Remember the airport “passenger facility charge” (PFC)? It’s a user fee on each U.S. airline ticket used to improve and upgrade airports; it has been capped at $4.50 for more than 15 years, and airports are now asking the Trump administration to lift that limit so they can charge more.
The two leading airport industry trade and lobbying groups – Airports Council International-North America and the American Association of Airport Executives – sent a letter to the White House last week asking Trump to support elimination of the $4.50 cap. Airports want to be able to charge up to $8.50 per ticket so they can move ahead with badly needed infrastructure improvements.
“It is clear that doing away with this outdated and unnecessary federal restriction would allow airports to become more financially independent from the federal government and help them leverage private sector funding for significant capital projects – goals that correspond directly with principles you have identified for an eventual infrastructure investment package,” the groups wrote.
The airports argued that eliminating the ceiling on PFCs would reduce their dependence on federal funding for improvement projects and would help them secure more private sector funding – something Trump has advocated in proposing a major infrastructure spending program.
They cited the example of the Port Authority of New York and New Jersey and its $4 billion reconstruction of LaGuardia Airport. The airport is providing $1.5 billion, including $1 billion from passenger facility charges, and securing the rest from the private sector rather than the government.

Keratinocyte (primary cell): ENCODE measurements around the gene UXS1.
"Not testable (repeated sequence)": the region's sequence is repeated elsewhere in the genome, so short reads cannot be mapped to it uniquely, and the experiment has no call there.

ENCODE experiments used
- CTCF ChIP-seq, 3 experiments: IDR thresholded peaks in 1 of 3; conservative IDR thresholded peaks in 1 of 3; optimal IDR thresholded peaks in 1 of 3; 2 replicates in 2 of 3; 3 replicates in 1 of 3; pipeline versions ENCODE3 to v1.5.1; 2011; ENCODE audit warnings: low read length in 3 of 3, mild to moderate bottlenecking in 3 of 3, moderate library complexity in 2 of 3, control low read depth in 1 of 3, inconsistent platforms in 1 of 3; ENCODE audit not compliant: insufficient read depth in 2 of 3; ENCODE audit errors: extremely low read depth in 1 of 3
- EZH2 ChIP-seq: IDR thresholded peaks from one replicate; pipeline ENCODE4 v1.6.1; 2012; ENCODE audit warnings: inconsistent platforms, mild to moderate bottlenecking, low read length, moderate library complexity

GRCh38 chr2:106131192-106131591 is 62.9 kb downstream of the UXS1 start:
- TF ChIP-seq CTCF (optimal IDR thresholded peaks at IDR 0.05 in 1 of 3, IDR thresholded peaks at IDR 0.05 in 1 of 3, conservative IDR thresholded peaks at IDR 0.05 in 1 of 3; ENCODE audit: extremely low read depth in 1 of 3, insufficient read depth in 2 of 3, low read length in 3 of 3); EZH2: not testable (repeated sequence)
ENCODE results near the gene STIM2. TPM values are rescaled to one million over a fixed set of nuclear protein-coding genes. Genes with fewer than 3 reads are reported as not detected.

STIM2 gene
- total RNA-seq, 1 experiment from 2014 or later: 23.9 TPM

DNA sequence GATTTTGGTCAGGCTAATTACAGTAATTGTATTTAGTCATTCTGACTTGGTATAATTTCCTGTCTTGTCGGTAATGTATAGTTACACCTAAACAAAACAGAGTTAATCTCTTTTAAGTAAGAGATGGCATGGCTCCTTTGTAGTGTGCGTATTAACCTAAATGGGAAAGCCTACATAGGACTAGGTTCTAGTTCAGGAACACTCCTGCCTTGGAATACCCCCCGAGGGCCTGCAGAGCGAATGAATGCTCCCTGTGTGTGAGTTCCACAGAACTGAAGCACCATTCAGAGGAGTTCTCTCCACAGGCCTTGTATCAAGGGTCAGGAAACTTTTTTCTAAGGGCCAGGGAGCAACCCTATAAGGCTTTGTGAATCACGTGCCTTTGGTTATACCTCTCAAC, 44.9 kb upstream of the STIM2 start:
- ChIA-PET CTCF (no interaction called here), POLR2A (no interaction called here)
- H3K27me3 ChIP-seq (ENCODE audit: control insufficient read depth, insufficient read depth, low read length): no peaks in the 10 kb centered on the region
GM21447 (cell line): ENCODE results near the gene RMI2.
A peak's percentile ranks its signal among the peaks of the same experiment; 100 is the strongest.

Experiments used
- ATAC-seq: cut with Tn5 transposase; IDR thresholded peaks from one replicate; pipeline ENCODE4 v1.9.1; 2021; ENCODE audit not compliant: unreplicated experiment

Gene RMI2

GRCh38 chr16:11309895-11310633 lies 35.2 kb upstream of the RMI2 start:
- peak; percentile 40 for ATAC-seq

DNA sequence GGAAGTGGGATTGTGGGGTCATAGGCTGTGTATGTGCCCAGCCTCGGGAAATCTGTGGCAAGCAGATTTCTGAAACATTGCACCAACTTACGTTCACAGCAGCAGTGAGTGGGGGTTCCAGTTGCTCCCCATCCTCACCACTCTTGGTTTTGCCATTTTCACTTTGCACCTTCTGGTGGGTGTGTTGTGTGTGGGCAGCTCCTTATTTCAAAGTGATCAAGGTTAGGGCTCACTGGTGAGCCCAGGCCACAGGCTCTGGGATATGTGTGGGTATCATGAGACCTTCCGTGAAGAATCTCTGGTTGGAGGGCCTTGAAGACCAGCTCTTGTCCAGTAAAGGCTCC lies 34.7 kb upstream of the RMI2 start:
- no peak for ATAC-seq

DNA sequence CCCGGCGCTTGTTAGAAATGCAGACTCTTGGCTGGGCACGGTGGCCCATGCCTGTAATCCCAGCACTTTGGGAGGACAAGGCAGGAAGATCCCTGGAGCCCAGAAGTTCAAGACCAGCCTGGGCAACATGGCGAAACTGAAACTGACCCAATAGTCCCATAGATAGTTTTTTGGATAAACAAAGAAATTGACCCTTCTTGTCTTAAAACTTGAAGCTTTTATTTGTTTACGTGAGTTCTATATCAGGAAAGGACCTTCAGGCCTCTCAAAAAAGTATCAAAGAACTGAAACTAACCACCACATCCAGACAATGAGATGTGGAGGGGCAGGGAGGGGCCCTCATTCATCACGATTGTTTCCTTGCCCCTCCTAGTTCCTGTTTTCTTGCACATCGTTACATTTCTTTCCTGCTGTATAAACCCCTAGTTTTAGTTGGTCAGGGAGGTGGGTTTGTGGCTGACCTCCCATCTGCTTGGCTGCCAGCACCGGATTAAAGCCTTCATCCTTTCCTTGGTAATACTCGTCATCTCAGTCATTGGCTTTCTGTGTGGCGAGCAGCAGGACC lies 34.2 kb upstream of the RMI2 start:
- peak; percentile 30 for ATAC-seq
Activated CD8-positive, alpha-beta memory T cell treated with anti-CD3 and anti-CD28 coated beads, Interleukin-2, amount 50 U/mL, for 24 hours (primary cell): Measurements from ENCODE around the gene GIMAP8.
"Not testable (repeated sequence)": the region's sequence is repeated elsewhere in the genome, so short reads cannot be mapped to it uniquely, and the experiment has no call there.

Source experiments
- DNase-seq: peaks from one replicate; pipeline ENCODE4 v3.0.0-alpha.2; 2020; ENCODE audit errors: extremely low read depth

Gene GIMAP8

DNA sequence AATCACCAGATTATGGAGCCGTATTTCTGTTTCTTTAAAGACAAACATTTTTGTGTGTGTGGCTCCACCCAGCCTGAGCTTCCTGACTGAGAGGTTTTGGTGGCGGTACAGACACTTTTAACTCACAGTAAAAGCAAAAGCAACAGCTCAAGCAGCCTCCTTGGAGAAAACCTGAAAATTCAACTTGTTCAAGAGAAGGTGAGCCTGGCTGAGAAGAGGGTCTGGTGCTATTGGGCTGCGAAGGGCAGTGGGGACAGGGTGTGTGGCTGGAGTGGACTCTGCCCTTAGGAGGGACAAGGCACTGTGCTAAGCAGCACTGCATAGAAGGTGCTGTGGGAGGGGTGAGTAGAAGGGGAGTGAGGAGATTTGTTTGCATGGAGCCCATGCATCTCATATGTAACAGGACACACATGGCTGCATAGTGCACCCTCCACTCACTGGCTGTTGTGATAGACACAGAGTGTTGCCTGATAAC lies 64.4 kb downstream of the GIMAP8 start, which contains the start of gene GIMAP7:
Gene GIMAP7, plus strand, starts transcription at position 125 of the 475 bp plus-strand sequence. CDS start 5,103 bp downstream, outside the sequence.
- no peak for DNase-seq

“In other words, the PANYNJ was able to use PFC revenue to leverage private investment,” the airports wrote. “Eliminating the cap could open the door for even more private investment.”
“Eliminating this unnecessary and antiquated federal restriction would allow airports to finance a greater share of capital projects with local funds instead of scarce federal resources,” they said.
There’s already a bill in Congress that would get rid of the PFC cap, according to The Hill, although it would also require budget cuts for the federal Airport Improvement Program. The airline industry has traditionally opposed any increase in airport PFCs since it would raise ticket prices– and could impact demand.
What do you think? Would you be willing to pay more for your airline tickets to fund better airport infrastructure? Please leave your comments below.